In the late 1800s we were handed out blankets, a traditional gift among our people, by the US government. They did their best to give one to every Comanche man, woman, and child.
These blankets had come from a small pox hospital and every one of them was infected by the small pox virus. The military made a special point to make sure the soldiers assigned to handling the blankets (which had been slated to be burned) had previously had the disease.
By the US Army's own estimates at the time, 90% of all Comanches died from the disease.
The first to die were buried on the military base at Ft. Sill. Later as the number of dead overwhelmed the grave diggers wagon loads of bodies were taken to the Wichita Mountains and buried in great pits.
Why is she telling us this? Can this woman ever get to a point? That's ancient history, right?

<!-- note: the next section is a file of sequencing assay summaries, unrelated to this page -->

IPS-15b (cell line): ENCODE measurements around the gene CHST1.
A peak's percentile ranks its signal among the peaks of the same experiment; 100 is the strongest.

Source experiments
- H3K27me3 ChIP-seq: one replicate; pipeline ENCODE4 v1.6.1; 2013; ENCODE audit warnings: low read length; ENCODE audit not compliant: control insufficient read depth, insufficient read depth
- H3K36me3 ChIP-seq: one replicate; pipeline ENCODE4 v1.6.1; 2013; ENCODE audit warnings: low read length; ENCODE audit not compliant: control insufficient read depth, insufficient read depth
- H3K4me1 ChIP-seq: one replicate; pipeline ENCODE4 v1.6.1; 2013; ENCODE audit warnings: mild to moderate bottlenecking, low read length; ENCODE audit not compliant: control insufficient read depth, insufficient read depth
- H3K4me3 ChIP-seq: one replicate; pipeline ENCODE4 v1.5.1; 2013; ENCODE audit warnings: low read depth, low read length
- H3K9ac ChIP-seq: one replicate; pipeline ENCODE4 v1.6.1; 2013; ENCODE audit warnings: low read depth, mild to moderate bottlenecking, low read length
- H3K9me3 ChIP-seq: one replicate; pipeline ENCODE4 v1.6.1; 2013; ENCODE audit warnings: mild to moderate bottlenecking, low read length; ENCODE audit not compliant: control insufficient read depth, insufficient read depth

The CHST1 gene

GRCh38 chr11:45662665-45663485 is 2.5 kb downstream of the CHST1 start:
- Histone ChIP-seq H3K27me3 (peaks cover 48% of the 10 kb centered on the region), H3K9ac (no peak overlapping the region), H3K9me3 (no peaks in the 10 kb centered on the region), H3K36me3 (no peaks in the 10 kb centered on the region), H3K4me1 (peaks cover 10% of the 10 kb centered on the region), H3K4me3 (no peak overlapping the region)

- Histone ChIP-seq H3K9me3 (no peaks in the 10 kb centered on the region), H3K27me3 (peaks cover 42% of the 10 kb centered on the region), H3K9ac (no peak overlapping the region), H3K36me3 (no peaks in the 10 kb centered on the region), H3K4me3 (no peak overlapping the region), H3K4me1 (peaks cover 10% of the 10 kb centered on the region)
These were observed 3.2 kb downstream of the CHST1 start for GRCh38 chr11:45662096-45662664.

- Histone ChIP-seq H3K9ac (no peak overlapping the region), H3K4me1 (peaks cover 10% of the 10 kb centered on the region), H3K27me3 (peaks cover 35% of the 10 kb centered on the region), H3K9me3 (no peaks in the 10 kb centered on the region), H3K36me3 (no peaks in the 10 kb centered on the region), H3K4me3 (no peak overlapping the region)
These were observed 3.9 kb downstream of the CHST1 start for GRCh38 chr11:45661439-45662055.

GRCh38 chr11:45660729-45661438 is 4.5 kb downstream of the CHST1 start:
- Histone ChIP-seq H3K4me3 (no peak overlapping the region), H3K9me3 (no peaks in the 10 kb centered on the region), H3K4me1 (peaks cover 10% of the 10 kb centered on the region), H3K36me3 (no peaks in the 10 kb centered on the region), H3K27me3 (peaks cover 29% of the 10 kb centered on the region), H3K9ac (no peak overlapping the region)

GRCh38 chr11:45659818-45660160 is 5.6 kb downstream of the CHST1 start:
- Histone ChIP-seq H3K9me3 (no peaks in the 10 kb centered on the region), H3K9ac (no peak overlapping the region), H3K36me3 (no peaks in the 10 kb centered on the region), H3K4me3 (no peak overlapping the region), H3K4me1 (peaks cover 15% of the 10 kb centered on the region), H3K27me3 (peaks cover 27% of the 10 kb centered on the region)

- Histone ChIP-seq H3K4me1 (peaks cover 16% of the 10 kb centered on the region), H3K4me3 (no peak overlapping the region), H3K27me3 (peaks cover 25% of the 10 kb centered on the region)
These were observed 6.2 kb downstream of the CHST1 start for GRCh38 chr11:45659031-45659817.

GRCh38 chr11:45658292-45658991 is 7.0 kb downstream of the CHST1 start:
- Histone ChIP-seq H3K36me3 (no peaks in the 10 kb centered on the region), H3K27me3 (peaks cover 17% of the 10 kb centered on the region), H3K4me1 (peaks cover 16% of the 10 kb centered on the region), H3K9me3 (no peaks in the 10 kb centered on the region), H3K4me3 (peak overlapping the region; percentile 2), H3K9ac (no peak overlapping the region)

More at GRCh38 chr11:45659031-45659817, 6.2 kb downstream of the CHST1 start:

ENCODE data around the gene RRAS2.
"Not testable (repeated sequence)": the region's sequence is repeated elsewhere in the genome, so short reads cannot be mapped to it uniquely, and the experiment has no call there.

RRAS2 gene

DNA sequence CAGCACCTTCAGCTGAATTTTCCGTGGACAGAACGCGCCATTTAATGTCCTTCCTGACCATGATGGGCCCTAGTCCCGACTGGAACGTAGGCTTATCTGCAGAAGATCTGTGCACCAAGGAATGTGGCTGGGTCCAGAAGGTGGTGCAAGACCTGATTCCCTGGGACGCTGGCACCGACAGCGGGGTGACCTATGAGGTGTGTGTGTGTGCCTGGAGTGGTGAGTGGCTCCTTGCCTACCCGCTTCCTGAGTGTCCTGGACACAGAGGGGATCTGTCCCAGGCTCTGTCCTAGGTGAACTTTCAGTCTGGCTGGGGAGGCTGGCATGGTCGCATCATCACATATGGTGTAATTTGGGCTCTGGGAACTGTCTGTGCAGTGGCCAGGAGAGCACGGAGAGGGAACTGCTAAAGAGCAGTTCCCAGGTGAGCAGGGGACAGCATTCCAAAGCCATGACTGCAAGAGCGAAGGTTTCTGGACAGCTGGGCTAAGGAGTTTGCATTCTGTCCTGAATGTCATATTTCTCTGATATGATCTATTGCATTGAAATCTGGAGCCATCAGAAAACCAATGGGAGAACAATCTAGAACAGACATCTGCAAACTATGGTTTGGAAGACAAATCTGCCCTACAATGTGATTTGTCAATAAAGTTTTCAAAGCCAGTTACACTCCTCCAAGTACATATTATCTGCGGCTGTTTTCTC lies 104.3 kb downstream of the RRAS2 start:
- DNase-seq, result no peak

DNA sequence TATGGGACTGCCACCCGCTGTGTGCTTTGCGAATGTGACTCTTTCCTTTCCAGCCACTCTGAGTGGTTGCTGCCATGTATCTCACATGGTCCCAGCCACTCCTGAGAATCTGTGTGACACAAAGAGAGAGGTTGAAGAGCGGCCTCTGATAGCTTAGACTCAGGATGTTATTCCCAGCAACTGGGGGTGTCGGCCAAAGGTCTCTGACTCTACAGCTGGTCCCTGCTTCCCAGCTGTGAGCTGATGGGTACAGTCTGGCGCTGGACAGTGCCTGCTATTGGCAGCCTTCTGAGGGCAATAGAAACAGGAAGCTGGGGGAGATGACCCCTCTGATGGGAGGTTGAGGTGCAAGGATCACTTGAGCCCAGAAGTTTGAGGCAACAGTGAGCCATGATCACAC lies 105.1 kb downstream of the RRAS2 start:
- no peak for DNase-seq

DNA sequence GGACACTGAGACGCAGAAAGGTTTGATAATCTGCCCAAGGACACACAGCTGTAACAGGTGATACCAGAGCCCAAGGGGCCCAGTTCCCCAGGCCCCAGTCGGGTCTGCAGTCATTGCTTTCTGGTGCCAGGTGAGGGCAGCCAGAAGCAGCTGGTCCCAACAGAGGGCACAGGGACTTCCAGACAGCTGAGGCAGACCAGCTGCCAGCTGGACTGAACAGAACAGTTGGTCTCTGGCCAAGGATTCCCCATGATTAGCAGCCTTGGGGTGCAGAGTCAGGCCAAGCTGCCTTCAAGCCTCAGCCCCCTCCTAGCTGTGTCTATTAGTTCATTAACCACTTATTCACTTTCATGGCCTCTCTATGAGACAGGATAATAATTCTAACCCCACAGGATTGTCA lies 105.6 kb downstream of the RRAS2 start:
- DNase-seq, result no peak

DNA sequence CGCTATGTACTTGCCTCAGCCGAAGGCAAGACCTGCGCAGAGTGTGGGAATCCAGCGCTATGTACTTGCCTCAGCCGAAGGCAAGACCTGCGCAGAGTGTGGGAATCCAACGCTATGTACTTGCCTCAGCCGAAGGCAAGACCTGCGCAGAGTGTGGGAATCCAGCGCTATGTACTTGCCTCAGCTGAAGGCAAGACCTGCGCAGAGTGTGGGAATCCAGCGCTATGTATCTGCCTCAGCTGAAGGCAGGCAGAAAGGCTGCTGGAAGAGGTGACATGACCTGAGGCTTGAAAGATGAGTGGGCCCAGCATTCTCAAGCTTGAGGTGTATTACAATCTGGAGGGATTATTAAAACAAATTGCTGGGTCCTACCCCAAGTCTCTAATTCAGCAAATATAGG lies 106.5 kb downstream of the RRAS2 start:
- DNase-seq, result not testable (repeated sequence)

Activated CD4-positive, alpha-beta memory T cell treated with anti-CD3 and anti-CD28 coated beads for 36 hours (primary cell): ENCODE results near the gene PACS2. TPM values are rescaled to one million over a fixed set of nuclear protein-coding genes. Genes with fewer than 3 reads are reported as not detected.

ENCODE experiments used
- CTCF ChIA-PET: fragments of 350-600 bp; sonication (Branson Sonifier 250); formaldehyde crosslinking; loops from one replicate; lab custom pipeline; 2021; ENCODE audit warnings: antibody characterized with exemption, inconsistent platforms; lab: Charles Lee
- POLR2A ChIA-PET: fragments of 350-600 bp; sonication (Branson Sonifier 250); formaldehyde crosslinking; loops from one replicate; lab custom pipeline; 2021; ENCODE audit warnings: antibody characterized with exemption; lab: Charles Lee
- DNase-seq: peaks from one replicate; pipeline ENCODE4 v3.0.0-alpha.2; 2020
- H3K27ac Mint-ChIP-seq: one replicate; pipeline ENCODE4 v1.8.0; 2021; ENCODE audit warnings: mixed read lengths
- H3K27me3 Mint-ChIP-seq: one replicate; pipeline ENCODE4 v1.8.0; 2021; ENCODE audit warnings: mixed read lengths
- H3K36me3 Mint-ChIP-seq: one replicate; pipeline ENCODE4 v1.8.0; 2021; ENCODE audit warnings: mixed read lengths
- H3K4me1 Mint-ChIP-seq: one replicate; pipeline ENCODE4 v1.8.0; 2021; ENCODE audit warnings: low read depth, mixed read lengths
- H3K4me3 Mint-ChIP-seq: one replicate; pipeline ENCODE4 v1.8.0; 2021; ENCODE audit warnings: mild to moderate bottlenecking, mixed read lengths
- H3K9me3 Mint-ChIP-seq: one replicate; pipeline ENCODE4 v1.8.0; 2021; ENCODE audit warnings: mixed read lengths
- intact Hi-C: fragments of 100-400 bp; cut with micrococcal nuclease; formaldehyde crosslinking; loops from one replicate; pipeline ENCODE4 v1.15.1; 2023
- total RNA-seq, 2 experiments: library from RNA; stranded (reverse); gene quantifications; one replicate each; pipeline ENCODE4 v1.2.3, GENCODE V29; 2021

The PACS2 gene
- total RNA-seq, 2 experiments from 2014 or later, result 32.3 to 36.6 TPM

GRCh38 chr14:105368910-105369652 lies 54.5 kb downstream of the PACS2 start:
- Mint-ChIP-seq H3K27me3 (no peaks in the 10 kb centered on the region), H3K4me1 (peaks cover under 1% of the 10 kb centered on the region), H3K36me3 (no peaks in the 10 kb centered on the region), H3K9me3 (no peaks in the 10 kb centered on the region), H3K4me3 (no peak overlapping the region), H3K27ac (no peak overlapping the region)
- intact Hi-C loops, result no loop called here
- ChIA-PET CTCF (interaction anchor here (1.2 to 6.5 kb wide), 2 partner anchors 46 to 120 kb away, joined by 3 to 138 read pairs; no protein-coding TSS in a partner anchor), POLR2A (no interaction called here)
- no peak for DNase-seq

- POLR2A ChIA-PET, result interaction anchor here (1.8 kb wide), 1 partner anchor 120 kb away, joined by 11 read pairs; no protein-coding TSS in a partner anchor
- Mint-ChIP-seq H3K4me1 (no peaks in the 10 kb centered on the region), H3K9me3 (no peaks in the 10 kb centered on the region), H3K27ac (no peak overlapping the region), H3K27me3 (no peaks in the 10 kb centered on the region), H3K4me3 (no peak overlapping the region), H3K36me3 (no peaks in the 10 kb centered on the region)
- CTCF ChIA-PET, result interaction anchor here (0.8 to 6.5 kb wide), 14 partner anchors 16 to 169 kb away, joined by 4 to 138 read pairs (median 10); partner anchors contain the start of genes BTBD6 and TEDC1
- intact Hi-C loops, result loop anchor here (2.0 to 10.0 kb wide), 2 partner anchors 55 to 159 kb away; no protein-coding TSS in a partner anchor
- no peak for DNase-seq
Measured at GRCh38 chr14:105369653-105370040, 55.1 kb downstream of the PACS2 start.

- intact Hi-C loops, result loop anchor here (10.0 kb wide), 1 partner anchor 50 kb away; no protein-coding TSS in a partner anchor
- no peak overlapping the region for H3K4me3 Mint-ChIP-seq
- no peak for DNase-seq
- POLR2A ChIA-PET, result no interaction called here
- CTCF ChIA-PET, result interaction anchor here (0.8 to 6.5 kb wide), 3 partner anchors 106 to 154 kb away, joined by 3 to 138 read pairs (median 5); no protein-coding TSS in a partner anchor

First of all it's less ancient than you imagine, my own great grandmother, who was instrumental to my upbringing, had legs covered with small pox scars. It's not as far off as some people would like to believe.
Secondly, right now, as we speak, due to the B.R.A.C. or Base Realignment and Closure large numbers of soldiers have been reassigned to Ft. Sill.
As a result of this decision FT. Sill is expanding housing. Where? Right on top of where the first small pox victims were buried. The Army admits they have come up with "around seven" bodies in the course of building. Bodies they will not release to the Comanche tribe, although we have asked. They promised to use state of the art technology to hunt for bodies, they have not. Instead they had an enlisted man drive two extremely elderly ladies out to the site and had them point out where there might be bodies. Now the Army historian, one T. Spivey, who is notoriously biased, has issued the pronouncement that the genocide of the Comanches never occurred at all.
Apparently we went from an estimated 10,000 (low estimate) or 20,000(high estimate) to 1,050 by entirely peaceful pleasant means no one has effectively explained, except it had nothing to do with small pox or those blankets the government gave us.
Context is raising awareness; QWP